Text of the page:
The presentation from the IOC’s legal counsel at the Olympic Museum was another unexpected highlight. This included hearing about how the IOC uses licensing and trademarks to fund the Olympic Games, and how it enforces its IP (including some surprising insider information about exactly what is and isn’t trademarked…)
Location, location, location
Geneva was a wonderful city to host the conference, both for its history and connection to multilateralism and international law, and for its compactness. It was ridiculously easy to get around, either using the excellent public transport, or just on foot, and felt very safe. I know the LPC can’t control the weather but it was also wonderful to get to experience this gorgeous location in summer weather!
Attending a conference in Geneva was also personally very special. My dad attended a number of ITU conferences in Geneva when I was a child, so it was special to “follow in his footsteps”.
Meeting so many incredible librarians from around the world
Of course, the real highlight of any conference is getting to connect with other legal information professionals, and IALL 2023 delivered. All the databases and textbooks in the world can’t replace the value of professional networks and knowing someone who just might be able to help you out when you’ve got a curly question in their jurisdiction. Thank you all for being so welcoming!
All in all, IALL 2023 was an unforgettable experience, which I feel incredibly fortunate to have been able to attend. This was my first chance to attend an international conference, and only my second in-person library conference (thanks Covid!). Coming all the way from New Zealand (30+ hours of flying, each way), I couldn’t have attended without the support of the Regular Bursary from IALL. I sincerely hope that this won’t be my last IALL conference, and I’ll be doing my best to persuade more New Zealanders to join IALL. Who knows, maybe we’ll eventually be able to host one down under?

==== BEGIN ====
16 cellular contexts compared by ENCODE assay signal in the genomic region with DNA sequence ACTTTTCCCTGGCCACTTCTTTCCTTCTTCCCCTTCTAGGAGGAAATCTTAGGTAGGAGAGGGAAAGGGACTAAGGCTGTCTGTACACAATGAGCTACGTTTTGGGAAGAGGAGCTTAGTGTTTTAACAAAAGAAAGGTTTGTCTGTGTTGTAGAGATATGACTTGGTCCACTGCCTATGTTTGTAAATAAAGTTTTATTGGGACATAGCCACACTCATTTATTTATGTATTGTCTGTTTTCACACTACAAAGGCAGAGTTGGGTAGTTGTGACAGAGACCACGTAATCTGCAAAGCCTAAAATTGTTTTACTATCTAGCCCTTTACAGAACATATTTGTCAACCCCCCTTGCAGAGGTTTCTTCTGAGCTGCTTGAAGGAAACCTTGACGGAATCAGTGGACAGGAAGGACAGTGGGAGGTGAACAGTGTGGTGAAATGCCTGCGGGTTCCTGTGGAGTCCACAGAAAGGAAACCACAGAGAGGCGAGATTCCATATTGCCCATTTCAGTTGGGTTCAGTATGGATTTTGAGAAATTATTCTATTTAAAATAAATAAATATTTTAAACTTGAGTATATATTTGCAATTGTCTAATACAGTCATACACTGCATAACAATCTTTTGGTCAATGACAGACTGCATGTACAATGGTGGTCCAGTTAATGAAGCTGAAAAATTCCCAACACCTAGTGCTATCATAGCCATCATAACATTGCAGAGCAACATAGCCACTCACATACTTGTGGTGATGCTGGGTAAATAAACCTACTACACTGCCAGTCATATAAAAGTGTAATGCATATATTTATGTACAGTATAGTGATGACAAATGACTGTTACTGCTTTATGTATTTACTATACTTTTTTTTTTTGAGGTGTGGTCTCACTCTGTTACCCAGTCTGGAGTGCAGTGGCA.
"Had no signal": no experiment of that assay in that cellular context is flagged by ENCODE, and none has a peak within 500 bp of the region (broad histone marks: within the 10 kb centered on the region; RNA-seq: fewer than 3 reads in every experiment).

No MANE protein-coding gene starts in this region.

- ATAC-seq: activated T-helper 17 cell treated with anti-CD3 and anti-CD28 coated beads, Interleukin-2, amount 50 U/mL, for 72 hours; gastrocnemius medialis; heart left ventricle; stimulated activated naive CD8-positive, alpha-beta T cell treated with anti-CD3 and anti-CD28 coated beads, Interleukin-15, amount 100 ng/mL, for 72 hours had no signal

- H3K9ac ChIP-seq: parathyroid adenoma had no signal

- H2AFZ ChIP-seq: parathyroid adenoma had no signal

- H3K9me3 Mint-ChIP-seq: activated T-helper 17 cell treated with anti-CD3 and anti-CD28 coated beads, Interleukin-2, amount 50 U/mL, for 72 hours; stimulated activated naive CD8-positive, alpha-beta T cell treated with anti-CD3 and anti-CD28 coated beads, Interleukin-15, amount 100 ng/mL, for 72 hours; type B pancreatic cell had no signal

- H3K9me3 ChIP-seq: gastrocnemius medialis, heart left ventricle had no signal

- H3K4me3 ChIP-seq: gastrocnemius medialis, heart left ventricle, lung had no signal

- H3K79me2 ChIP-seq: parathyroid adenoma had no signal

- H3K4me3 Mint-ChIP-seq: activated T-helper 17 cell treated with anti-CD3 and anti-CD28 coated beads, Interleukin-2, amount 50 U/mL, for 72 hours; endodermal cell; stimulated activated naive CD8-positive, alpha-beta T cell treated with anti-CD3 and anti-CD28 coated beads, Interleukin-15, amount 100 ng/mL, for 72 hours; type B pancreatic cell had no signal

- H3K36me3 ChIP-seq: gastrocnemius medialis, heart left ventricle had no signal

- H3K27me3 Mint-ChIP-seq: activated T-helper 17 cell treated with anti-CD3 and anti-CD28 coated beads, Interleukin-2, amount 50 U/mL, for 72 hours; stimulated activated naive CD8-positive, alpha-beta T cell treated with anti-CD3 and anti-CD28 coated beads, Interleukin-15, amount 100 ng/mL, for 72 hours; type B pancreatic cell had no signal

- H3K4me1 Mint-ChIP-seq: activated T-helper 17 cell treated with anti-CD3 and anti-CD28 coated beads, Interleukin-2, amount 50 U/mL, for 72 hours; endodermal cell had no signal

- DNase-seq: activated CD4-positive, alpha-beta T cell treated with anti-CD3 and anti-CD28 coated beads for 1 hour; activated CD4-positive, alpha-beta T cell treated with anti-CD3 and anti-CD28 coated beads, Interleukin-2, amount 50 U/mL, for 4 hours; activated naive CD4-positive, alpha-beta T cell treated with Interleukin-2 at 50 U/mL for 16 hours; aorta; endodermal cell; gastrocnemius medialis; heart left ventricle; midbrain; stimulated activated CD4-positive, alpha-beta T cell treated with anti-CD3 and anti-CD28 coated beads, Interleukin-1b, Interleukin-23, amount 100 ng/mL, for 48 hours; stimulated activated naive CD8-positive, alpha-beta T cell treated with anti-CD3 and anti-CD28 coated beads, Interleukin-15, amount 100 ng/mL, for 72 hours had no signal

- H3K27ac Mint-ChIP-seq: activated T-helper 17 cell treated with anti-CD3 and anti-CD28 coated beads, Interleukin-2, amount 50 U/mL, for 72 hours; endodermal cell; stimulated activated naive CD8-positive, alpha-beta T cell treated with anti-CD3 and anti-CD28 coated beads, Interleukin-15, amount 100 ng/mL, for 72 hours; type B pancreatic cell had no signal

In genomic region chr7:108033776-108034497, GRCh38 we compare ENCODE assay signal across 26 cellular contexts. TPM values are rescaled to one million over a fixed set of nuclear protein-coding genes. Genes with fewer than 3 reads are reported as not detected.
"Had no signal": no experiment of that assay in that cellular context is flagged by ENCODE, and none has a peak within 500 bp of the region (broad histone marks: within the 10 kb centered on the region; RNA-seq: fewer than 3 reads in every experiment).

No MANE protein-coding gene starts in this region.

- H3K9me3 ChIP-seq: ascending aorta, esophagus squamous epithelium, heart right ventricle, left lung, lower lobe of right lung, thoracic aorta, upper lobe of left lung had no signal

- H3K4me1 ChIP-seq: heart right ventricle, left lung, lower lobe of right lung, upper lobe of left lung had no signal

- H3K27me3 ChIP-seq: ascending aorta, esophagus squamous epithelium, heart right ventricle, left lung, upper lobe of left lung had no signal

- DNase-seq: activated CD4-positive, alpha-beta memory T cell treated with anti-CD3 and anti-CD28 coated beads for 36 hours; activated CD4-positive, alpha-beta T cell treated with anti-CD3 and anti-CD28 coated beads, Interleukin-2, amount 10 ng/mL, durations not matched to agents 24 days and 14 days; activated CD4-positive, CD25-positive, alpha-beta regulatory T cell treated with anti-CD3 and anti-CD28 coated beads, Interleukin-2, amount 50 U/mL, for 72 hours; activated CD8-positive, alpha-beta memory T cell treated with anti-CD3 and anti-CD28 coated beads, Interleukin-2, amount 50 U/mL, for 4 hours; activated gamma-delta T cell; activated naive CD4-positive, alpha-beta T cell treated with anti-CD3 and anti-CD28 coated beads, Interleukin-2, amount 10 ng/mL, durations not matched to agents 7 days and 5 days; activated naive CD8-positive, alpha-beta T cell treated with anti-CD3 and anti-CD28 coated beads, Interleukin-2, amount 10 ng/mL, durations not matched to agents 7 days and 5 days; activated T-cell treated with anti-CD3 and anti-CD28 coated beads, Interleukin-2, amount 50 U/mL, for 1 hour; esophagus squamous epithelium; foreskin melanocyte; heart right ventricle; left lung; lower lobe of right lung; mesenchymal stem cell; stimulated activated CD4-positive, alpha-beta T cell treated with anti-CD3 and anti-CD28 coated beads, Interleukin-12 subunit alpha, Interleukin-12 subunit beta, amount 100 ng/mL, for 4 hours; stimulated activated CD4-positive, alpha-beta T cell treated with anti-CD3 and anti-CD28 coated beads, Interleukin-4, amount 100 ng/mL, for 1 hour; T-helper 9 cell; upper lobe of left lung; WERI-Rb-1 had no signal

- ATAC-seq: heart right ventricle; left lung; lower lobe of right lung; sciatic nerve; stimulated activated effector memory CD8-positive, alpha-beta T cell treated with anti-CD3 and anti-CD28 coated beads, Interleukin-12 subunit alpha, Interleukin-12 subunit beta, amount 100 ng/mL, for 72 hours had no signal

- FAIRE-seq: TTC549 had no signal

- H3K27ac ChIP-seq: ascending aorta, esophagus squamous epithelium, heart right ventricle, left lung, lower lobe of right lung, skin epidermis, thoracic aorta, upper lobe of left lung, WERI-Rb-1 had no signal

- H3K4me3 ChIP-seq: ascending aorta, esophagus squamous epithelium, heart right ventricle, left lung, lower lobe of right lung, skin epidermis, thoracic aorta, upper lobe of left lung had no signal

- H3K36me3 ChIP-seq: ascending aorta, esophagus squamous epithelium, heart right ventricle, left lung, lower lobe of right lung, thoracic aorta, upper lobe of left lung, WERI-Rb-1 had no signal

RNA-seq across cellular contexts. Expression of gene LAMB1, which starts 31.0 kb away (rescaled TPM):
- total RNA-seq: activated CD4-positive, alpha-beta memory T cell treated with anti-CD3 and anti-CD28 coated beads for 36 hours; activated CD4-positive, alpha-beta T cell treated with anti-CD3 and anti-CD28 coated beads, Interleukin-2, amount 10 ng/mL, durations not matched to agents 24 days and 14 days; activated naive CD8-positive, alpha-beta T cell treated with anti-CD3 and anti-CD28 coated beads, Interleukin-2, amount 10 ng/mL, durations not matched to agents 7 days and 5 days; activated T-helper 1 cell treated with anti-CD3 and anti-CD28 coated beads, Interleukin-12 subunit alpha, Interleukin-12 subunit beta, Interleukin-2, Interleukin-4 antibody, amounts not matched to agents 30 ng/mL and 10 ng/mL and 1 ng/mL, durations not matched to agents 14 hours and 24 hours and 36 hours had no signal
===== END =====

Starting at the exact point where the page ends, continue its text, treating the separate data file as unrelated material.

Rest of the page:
My sincere thanks once again to the LPC for organising this incredible event, the Scholarship Committee for giving me the opportunity to attend, all the wonderful speakers and presenters, and of course my fellow attendees – it was an absolute privilege to meet so many wonderful librarians from so many different countries, and I hope I’ll see you all again in the future!
And if you’re ever in Wellington, feel free to get in touch: email@example.com
This Blog contains entries by members of the International Association of Law Libraries on issues germane to the Association’s areas of focus. Views expressed in an individual entry only represent the views of the author, and not those of the International Association of Law Libraries or the author’s employer.